Olaf Schultz update
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When asked if he was too calm this summer, Olaf Scholz retorted that he was “running for the position of principal, not a circus director”.
This is a typical rebuttal, coming from a very cool, occasionally robot, who is nicknamed “Scholzomat”. In some countries, this may be an obstacle, but in Germany, it is a virtue. Only two weeks before the country’s federal elections, Schultz is becoming a popular candidate to succeed Angela Merkel as prime minister.
This is an extraordinary development. Just a few months ago, Schultz’s Social Democrats had an approval rating of between 14% and 16% in public opinion polls. They are now 25 years old and have left Merkel’s center-right CDU/CSU behind.
Everyone seemed surprised-except Scholz himself. He has always believed that this year’s election will be special: for the first time in German post-war history, the current Chancellor does not run for re-election. “So the question… will be: What kind of people do we want to run this country?” He told the Financial Times in the summer. “And I think a lot of people will think that I am the best choice.”
In fact, Schultz’s personal approval rating has long been higher than that of his two rivals, Armin Rashet of the CDU/CSU and Annalena Belbok of the Green Party. Activities were damaged by mistakes and mistakes. Now, he seems to have successfully transformed them into better poll performance to help his long-suffering Social Democratic Party.
He did this by positioning himself as Merkel’s natural successor. Last month, Schultz even appeared on the cover of a popular magazine, making Merkel a “diamond”-the prime minister’s iconic gesture. According to a close aide, this is all aimed at part of the so-called “Merkel Socialist Party”-they “voted for the CDU/CDU when Merkel was in power, but may consider voting for the Social Democratic Party or the Green party”.
At a rally in Leipzig last Sunday, Schultz’s appeal was fully demonstrated. At first he didn’t make much impression-a thin, bald man, it looked as if he had deviated from the accountant meeting. But within a few minutes, he let the crowd eat his hands, repeating the straightforward message that was the hallmark of the Social Democratic Party’s campaign: no tax cuts for the rich; stable pensions; more social housing; and carbon neutrality economy.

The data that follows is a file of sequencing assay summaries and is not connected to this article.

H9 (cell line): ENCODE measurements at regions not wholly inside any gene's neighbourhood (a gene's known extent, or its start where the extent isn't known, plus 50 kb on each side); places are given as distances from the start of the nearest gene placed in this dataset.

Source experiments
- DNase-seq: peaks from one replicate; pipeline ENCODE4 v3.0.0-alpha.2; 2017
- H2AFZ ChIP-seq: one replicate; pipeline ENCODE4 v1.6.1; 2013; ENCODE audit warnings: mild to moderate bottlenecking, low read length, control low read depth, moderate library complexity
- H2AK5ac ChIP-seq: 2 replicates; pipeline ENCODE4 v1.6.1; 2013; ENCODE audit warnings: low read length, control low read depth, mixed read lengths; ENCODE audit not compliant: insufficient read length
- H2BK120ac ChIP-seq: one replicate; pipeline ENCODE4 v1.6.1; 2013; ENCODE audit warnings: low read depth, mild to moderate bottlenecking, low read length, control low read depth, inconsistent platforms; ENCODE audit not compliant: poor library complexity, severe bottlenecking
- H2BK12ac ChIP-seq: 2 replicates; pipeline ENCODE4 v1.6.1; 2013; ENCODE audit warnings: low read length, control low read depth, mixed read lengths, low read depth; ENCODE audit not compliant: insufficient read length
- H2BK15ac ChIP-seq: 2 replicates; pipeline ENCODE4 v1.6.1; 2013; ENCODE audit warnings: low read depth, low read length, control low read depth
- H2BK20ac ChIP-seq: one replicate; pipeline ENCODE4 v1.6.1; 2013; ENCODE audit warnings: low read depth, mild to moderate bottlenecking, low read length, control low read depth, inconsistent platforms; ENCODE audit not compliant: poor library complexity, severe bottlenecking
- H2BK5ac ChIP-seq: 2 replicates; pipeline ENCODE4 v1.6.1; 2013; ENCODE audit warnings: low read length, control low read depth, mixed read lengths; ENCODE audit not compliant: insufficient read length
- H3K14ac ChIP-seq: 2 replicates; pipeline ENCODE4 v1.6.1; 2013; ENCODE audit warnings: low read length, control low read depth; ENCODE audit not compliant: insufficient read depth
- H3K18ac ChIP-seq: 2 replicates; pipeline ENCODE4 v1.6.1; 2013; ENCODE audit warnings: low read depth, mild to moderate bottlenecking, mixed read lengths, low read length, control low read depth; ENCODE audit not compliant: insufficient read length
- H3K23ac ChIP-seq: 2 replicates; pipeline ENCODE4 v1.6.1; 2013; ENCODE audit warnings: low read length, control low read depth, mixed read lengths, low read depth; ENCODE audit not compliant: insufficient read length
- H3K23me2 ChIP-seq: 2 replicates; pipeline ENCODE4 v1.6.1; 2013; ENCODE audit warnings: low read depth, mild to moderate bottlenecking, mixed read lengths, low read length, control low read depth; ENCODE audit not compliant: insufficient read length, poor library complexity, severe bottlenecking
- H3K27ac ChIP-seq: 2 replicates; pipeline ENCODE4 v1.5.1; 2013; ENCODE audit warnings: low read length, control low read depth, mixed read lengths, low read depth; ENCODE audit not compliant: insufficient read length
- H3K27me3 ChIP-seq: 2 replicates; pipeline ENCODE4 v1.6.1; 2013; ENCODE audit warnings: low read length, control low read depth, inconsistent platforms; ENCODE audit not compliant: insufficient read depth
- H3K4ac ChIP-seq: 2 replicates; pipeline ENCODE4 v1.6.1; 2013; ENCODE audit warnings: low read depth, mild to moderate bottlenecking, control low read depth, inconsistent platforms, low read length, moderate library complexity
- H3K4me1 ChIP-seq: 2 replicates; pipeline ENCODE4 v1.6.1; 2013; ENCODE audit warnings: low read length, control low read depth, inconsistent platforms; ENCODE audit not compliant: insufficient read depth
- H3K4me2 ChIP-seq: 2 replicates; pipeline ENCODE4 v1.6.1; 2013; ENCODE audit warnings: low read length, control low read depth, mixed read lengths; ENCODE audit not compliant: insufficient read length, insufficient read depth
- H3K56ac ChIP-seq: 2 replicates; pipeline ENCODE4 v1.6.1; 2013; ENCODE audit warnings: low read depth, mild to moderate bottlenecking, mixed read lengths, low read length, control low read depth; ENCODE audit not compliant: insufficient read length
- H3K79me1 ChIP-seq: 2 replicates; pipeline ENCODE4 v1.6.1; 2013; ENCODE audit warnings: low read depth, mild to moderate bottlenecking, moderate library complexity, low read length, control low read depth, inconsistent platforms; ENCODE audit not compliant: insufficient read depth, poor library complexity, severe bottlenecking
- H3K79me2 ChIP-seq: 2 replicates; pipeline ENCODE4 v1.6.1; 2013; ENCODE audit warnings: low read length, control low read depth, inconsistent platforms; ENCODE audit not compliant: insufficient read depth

He said the pandemic has shown who really matters in the crisis—the nursing staff, the elderly nurses, the supermarket cashiers, and the package deliverers. They received applause, but “applause is… not enough”. Schultz promised to increase the minimum wage to 12 euros per hour in the first year of the Social Democratic Party-led government.
One word has become the unofficial theme of Schultz’s campaign for prime minister: “Respect.” He told the British “Financial Times”: “The new crown crisis shows that our society depends on whose shoulders and who works hard, but the benefits from economic growth are still too small.”
Supporting his campaign promise is a serious political philosophy. Scholz is a fan of Michael Sandel, the author of Michael Sandel Autocratic tyranny, Who attacked the privileged and free elite world and accused them of destroying social cohesion.
Scholz, a former labor lawyer who married another senior politician of the Social Democratic Party, agrees. In an article in March, he stated that the “necessity of social mobility” has led to “a situation where all those who do not fight for a college degree or work in the creative industries of the metropolis are degraded”.
The message of “respect” seems to be having an impact. But experts downplayed the importance of the SPD’s campaign promises, many of which are difficult to implement in a coalition government. “The Social Democratic Party does not know what it will do after it takes power,” said Uwe Jun, a political scientist at the University of Trier. “Their entire campaign is centered on Scholz’s personality.”
This strategy takes advantage of the fact that Scholz is a more familiar face and no government experience than his competitor Laschet, the Prime Minister of North Rhine-Westphalia, the newcomer to national politics, and the 40-year-old member of Parliament Baerbock.
Compared with the two of them, Schultz is a veteran. He was born in Osnabrück in 1958 and joined the Social Democratic Party for the first time in 1975. As a young socialist, he was committed to “overcoming the capitalist economy.” However, he later became a leader of the moderates of the Social Democratic Party. Since 2011, he has served as the Federal Minister of Labor and the Mayor of Hamburg under Merkel’s leadership for seven years. Then in 2018, he became Finance Minister and Deputy Prime Minister of Merkel’s fourth government.
In this role, he cleverly guided Germany through the pandemic and assumed 400 billion euros in debt to form one of the most generous economic relief programs in developed countries.
But others are more skeptical of his record. At the Leipzig rally, Jean-Paul Walter, the voter who voted for the first time, cited what he called Schultz’s failures during his tenure-the riots and payments he did not foresee or prevent at the Hamburg G20 summit in 2017. The downfall of the company Wirecard and his role in the Cum-Ex tax fraud scandal, a series of stock transactions robbed the German treasury of billions of euros in revenue. “After all this, how can I trust the Social Democratic Party?” he asked.
Scholz stated that his Treasury Department “drew the correct conclusion” from the Wirecard incident and amended a series of laws to improve financial supervision. “We took action without hesitation,” he said.
Walter didn’t believe it. “I want him to say that I messed up, and I’m sorry. But he obviously doesn’t have the ability to take responsibility.”